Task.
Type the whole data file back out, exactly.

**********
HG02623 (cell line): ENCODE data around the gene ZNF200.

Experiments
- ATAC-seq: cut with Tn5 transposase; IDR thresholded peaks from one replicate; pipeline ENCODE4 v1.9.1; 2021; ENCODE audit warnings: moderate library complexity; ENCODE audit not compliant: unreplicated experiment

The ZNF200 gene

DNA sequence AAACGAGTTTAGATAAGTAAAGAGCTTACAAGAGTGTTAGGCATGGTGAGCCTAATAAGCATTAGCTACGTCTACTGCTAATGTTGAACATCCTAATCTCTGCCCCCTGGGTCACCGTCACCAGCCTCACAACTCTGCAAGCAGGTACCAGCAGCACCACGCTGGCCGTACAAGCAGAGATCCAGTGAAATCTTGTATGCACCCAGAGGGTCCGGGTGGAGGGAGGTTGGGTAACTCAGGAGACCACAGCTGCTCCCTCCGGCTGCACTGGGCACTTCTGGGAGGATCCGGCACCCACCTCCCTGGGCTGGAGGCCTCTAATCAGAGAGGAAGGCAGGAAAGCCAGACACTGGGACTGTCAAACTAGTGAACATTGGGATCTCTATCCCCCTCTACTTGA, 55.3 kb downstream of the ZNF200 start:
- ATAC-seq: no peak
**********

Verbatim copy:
HG02623 (cell line): ENCODE data around the gene ZNF200.

Experiments
- ATAC-seq: cut with Tn5 transposase; IDR thresholded peaks from one replicate; pipeline ENCODE4 v1.9.1; 2021; ENCODE audit warnings: moderate library complexity; ENCODE audit not compliant: unreplicated experiment

The ZNF200 gene

DNA sequence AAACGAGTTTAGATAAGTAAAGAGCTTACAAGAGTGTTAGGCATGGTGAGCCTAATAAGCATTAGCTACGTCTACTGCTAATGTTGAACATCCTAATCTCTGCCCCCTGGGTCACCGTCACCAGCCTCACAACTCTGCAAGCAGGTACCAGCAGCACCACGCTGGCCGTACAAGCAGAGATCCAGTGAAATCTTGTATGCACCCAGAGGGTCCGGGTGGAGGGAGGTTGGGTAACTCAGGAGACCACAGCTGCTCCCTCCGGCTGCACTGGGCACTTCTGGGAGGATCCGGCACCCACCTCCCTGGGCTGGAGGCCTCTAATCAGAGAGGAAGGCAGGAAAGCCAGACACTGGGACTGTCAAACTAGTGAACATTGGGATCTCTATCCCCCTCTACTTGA, 55.3 kb downstream of the ZNF200 start:
- ATAC-seq: no peak